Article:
It’s been four years since the last Despicable Me was released, but it feels much shorter. Perhaps because the spin-off Minions came out two years ago. Perhaps because of the omnipresent bootleg merchandise you’ll find in malls and on the streets. As such, the absence in that saying about hearts growing fonder is itself absent.
Despicable Me 3 arrives in this lack of clamor. Were it a stunning achievement, a step forward in character development or thematic growth, we’d be singing a different tune. Alas, the film manages the strange feat of feeling both labored and rushed. As the third entry, the novelty is gone, especially without even lip service to trying something new; the plot, such as it is, is thinner than Gru’s legs.
Steve Carell and Kristen Wiig return as Gru and Lucy, joined this time by Steve Carell as Gru’s long-lost twin brother Dru and Trey Parker as Balthazar Bratt, the instalment’s ‘80s-themed villain, complete with shoulder pads, songs, and dance moves. There are also cameos by Julie Andrews and Steve Coogan, and a criminally wasted Jenny Slate, who last year did such great work in Zootopia.
As for the story, basically Gru gets kicked out of the Anti-Villain League for failing to capture Balthazar Bratt just as he discovers that he has a twin (and a father, who’s just passed), but said twin wants to carry on the villain-ing tradition of the family. Meanwhile, the minions mutiny because they’re bored and want to resume being villains and be naughty and stuff.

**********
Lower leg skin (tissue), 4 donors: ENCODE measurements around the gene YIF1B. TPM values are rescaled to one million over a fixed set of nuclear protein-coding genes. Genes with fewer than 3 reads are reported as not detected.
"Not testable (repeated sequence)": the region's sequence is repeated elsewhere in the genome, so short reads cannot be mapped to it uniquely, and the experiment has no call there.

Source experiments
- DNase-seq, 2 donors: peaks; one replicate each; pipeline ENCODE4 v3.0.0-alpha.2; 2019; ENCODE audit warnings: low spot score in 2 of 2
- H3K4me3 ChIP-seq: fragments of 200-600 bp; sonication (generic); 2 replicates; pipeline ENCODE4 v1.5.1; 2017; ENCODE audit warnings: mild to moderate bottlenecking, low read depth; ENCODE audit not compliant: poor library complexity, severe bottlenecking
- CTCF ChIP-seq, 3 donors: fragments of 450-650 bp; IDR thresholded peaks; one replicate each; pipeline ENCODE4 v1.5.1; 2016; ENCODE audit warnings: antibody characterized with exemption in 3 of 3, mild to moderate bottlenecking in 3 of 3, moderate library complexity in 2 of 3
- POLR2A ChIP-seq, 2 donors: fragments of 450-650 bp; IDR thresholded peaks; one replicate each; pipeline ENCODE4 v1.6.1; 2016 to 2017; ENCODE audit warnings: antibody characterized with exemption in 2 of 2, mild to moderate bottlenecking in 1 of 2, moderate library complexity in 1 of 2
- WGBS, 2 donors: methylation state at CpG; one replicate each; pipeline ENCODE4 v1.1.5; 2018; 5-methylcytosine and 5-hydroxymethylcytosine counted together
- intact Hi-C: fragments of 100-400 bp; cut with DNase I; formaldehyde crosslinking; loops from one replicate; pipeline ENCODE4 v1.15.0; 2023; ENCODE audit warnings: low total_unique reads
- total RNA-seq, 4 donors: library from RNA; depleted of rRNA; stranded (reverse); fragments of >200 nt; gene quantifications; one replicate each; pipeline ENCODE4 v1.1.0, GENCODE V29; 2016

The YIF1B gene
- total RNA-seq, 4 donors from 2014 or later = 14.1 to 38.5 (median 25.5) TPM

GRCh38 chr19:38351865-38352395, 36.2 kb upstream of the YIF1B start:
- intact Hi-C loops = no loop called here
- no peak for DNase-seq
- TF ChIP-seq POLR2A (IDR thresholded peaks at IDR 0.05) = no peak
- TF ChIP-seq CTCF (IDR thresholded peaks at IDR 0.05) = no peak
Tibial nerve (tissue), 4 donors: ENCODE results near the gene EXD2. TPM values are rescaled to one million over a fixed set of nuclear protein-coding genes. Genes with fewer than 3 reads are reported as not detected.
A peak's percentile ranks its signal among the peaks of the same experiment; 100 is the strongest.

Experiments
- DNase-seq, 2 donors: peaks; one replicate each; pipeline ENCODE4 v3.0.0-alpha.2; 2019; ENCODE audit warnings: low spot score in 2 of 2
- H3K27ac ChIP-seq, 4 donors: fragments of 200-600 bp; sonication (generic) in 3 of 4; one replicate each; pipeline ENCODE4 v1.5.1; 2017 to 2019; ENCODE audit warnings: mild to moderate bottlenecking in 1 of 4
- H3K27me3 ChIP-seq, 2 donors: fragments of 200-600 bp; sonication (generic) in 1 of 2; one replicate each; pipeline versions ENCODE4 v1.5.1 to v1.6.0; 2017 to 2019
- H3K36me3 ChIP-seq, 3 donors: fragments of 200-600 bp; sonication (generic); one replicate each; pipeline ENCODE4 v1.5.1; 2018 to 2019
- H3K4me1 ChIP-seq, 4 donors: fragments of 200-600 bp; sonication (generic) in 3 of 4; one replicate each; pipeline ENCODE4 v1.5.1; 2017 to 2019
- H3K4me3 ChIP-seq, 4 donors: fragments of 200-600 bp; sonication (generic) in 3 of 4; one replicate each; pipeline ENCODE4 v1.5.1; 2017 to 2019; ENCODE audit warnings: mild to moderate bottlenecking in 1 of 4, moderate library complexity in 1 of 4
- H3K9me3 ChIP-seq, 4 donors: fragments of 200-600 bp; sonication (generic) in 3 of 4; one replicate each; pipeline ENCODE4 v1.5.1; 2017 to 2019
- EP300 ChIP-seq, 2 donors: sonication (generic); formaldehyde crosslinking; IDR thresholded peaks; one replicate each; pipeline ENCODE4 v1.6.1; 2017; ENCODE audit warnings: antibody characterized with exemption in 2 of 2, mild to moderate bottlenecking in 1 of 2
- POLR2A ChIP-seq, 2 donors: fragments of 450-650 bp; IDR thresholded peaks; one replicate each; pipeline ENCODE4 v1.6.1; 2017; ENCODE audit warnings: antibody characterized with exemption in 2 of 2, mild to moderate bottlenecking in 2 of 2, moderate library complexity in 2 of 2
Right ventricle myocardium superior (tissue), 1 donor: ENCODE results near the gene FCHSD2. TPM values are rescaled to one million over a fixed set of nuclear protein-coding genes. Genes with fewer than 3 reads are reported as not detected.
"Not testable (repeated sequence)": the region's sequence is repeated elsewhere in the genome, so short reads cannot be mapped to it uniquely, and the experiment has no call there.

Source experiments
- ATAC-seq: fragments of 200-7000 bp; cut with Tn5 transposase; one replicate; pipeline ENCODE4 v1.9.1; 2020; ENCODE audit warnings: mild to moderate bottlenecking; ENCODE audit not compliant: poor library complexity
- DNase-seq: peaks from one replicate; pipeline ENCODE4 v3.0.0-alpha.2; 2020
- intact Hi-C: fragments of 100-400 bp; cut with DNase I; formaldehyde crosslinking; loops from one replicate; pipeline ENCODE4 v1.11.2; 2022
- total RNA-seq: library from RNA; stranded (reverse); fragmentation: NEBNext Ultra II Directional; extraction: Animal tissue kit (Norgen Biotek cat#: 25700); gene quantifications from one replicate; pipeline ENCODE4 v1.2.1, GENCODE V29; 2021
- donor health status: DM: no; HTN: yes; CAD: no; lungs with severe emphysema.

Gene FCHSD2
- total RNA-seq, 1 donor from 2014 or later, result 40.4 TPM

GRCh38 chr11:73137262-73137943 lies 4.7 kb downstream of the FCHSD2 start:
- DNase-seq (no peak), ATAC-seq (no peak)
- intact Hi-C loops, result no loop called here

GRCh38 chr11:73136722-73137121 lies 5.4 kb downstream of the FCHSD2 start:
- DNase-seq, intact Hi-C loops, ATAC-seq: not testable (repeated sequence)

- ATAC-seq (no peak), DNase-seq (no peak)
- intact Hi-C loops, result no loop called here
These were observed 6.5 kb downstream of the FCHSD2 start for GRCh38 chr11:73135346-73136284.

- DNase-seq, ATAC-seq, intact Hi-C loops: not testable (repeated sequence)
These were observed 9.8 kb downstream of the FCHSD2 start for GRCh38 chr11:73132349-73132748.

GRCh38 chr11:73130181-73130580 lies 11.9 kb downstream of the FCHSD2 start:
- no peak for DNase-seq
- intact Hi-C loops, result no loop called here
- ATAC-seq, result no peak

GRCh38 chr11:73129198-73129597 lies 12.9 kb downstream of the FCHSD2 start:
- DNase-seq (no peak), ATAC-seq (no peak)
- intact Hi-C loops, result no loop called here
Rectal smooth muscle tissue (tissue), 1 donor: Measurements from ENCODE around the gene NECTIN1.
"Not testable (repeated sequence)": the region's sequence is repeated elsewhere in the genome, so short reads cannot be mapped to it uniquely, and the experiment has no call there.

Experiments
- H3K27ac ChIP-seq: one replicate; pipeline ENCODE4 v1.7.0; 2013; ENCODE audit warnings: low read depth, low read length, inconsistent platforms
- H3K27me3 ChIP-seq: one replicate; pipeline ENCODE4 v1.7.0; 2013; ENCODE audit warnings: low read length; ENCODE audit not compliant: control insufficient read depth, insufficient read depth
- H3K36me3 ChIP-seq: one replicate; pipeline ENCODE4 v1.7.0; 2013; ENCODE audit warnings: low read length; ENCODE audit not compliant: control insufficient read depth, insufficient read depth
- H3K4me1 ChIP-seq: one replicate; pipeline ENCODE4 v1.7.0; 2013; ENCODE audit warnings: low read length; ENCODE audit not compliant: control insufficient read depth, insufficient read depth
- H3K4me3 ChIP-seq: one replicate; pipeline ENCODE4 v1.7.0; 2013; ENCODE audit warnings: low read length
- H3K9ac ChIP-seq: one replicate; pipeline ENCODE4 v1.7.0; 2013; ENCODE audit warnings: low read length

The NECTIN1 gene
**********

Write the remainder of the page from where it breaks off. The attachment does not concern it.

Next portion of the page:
It’s possible that this third entry just makes it explicitly clear that these movies are squarely targeted at children. That seems the easiest explanation for why this entry’s jokes feel recycled. While Parker gets to have fun with his bad guy, he doesn’t really have too much of a presence; he’s there almost as if it were contractually obligated that there be a villain in each movie. The Anti-Villain League could’ve been explored further but no, they get a total of two scenes (which contain all of Slate’s appearances).
What makes it worse is that there’s fertile ground all over to explore, but the filmmakers overlook it in favor of scenes we’ve already seen in the first two movies. Lucy’s subplot, for example, deals with her continuing adjustment in becoming more of a mother to Gru’s three daughters. This really could’ve used richer, more considered examination and a few more emotional beats but gets hamstrung by clunky cultural jokes and a convenient out.
Most egregious is Gru’s main plot. The man discovers he has a father, who’s just died, and a twin brother! There’s so much pathos to mine and yet no, let’s not bother with the father you never knew, or why he never bothered to reach out to you or why villainy might be in your blood. Dru isn’t even a character: he’s a plot device, and a nuisance when the film needs him to be, and an excuse for hijinks. He doesn’t really give a crap about Gru’s family or even Gru at all; he just wants his brother’s help to become a better, *sigh*, bad guy. Instead of a more thoughtful sequence of scenes where twin brothers try to catch up for lost time, we get a fancy gold-plated racecar wreaking havoc on a small island town? And a requisite montage because what else are we going to do with these Pharrell songs?
Illumination’s animation has improved over the years, though sometimes leans too hardly into ridiculously cartoony, to the realm of Looney Tunes physics-just-doesn’t-apply realism. Again, as a kids’ movie, no one can actually be put in anything close to danger. Their most impressive sequences, though, are when they successfully mimic ‘80s-era material, from sitcom excerpts to toy commercials, with CRT-tube grain and lighting and production values.
Even though it features a lively Pharrell-produced Trey Parker song, Despicable Me 3 is largely a paint-by-numbers affair, a wasted opportunity at continuing to grow the “family” theme that used to be at the core of this series. The lackluster result is little more than your average straight-to-video sequel, except this one got pushed into theaters.
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